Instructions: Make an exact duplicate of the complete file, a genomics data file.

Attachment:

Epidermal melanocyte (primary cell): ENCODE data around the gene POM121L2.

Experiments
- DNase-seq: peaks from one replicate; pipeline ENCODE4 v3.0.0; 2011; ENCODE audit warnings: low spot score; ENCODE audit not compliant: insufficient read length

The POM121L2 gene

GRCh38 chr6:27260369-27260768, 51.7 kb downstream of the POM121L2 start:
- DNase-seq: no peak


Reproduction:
Epidermal melanocyte (primary cell): ENCODE data around the gene POM121L2.

Experiments
- DNase-seq: peaks from one replicate; pipeline ENCODE4 v3.0.0; 2011; ENCODE audit warnings: low spot score; ENCODE audit not compliant: insufficient read length

The POM121L2 gene

GRCh38 chr6:27260369-27260768, 51.7 kb downstream of the POM121L2 start:
- DNase-seq: no peak